A Filmmaker’s Journal

Three years ago, I wrote and directed my first feature film (due to be released this year). I did a few things right, and a lot of things wrong. Here’s what the experience taught me about filmmaking…and life.

Mitch Teemley

Production photo from my feature film Over-the-Rhine

My Recipe for Humble Pie

I was directing my first feature film and thought I knew everything I needed to know. I mean, heck, I have a master’s degree in theatre and have directed too many stage productions to count; I’ve produced movies and have directed a ton of short films; plus, I did four years of post-graduate study in film and have taught filmmaking at three universities. So, what was there to know?

A lot.

At the end of week one my Producer said he was hearing complaints. “But no one tells you to your face,” he explained, “because they like you and don’t want to hurt your feelings.” Hey, at least I’m a likeable loser.


So, I prayed–because God has no problem telling my things to me face–and He gave me His prize recipe for Humble Pie. Here it is:

View original post 389 more words

About mitchteemley

Writer, Filmmaker, Humorist, Thinker-about-stuffer
This entry was posted in Humor, Memoir, Movies, Popular Culture & Entertainment and tagged , , , , , . Bookmark the permalink.

17 Responses to A Filmmaker’s Journal

  1. Bruce says:

    There’s some excellent pointers in there that the Church would do well to consider. Thank you Mitch, I’ve learned that when we share our “real” self, others usually respond in like manner. It is humbling but it’s also gratifying. Grace and blessings my friend.

    Liked by 3 people

  2. simplywendi says:

    thank you for sharing what you learned on such an important project. i think your advice can be used in many areas of someone’s life. i am looking forward to watching your work.

    Liked by 2 people

  3. We may have to fight over that cake… a-hem, humble pie. I have a folder like that myself for before I perform and speak. Ugh! And as with you, I am not the woman I used to be, but I do believe I am getting closer to what the Lord wants me to be… and His humility still humbles me most of all (at the cross and Phil. 2), You’re a blessing, Mitich! Kudos!

    Liked by 4 people

  4. Oh my, just re-read that… as if you’re not the ‘woman’ you used to be…please translate to ‘man.’ LOL

    Liked by 1 person

  5. I just noticed that you wrote this in 2016. Good time to republish! This is wisdom for every leader everywhere. My biggest issue was deciding to trust those working with me to do what they were meant to do…without my interference! Actually, still a work in progress, but doing better…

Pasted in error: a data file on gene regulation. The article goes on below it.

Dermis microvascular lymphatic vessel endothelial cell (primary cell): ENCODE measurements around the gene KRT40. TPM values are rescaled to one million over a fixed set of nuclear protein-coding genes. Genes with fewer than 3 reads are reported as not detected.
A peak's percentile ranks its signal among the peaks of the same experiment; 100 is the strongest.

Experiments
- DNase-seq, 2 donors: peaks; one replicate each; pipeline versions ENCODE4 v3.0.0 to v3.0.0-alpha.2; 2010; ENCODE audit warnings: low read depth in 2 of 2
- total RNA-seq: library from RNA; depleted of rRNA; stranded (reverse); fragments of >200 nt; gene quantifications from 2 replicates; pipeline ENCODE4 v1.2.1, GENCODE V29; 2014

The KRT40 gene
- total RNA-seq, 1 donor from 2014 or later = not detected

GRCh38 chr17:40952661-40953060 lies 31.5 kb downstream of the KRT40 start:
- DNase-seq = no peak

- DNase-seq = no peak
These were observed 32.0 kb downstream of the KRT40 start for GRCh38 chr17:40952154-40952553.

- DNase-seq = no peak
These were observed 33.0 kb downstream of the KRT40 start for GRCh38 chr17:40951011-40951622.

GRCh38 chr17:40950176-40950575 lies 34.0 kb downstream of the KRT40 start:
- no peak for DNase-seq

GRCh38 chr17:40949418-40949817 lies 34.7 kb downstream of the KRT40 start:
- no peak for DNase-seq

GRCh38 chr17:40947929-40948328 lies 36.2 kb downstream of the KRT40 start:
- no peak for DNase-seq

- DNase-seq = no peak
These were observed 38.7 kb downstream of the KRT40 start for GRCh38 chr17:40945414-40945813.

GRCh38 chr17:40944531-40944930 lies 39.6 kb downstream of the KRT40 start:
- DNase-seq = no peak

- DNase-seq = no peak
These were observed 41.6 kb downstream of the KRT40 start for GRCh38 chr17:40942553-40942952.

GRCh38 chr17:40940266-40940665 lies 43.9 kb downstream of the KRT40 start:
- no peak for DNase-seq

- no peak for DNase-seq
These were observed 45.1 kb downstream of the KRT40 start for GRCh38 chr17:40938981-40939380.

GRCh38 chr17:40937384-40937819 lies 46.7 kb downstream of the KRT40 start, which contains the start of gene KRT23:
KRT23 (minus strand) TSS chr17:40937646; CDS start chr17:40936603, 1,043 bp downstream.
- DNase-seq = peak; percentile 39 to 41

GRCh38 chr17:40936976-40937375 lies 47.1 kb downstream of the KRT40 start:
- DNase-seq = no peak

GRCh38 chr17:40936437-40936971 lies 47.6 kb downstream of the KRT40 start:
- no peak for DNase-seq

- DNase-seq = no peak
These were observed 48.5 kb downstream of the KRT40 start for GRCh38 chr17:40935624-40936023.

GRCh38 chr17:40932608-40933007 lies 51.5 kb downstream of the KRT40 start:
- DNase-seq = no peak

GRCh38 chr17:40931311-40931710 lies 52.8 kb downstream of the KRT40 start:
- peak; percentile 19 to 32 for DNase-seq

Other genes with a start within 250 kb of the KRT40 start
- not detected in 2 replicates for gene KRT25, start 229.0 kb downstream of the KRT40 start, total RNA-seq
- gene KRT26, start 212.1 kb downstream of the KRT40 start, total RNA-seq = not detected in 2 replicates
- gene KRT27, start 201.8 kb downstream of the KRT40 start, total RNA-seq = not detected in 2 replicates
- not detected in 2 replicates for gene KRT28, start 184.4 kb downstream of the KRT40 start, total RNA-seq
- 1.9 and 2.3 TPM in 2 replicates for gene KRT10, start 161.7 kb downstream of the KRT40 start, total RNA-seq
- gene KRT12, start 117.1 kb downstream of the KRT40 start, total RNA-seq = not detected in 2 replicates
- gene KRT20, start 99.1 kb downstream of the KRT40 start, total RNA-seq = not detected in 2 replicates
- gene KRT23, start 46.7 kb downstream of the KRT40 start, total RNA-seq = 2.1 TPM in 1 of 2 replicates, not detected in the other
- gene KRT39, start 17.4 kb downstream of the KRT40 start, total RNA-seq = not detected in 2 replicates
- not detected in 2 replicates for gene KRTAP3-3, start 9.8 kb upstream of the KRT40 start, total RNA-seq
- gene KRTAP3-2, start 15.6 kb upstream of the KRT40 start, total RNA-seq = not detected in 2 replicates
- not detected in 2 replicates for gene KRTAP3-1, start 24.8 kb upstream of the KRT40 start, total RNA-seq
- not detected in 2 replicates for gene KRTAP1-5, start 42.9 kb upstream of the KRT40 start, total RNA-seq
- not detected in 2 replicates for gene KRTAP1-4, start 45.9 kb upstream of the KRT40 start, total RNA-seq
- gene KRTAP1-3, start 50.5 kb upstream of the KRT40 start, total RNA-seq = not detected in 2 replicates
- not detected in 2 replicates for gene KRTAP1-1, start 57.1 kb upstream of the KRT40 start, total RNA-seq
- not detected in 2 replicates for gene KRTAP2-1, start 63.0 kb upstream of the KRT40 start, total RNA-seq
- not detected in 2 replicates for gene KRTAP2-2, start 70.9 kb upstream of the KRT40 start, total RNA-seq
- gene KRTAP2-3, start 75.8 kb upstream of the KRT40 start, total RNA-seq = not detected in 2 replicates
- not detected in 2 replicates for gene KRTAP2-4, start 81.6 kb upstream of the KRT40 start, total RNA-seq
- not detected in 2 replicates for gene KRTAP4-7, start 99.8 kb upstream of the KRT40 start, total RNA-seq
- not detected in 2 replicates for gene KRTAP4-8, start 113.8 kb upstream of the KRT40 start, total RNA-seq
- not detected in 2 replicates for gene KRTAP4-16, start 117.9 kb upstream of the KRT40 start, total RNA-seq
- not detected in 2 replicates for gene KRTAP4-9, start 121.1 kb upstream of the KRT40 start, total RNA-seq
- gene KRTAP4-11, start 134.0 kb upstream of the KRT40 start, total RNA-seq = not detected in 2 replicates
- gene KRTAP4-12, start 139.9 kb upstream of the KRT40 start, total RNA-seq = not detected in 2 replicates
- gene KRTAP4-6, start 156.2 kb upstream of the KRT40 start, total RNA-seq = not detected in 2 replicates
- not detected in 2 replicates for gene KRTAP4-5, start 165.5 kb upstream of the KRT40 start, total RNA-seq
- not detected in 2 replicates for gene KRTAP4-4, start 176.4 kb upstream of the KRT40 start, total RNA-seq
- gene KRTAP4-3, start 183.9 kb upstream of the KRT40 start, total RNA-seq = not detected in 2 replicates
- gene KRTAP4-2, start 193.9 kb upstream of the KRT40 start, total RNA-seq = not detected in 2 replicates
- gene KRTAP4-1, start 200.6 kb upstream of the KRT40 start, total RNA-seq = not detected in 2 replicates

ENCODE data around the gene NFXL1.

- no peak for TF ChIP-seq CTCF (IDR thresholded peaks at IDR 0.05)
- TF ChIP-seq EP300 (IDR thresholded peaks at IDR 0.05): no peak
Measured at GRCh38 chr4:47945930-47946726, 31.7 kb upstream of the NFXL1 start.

Liked by 3 people

    • mitchteemley says:

      It seems that visionaries are rarely strong on management, and managers are rarely strong on vision. We’re ALL works-in-progress, aren’t we?

      Liked by 2 people

    • Oh man, trusting people to do their tasks without me checking up on them everyday, that’s a tough one for me. I have a team I am leading to organize a major event being held in a couple weeks. We have been working on the planning since last fall. It was hard to let go and let people run with their assigned tasks, but as the months progressed I discovered our team became more connected — everyone was invested in it. Ideas began to flow freely and I know the event will be more successful than if I had just tried to direct it. The key was eating a large serving of humble pie at the first meeting and setting the tone from day one. Thanks for this reminder.

      Liked by 3 people

  6. 😊😊😊 Thanks for sharing!

    Liked by 3 people

  7. diman5 says:

    Creativity is always strengthened by experience

    Liked by 3 people

  8. TEP336 says:

    Ah, those blessed moments when we are reminded that we are just as broken and imperfect as those around us. I’ve learned to love those moments through a very long and painful process, because I’m a stubborn man. 😂😂😂

    Liked by 1 person

  9. It’s being released? Awesome! Congrats!

    Liked by 1 person

Leave a Reply

Fill in your details below or click an icon to log in:

WordPress.com Logo

You are commenting using your WordPress.com account. Log Out /  Change )

Google photo

You are commenting using your Google account. Log Out /  Change )

Twitter picture

You are commenting using your Twitter account. Log Out /  Change )

Facebook photo

You are commenting using your Facebook account. Log Out /  Change )

Connecting to %s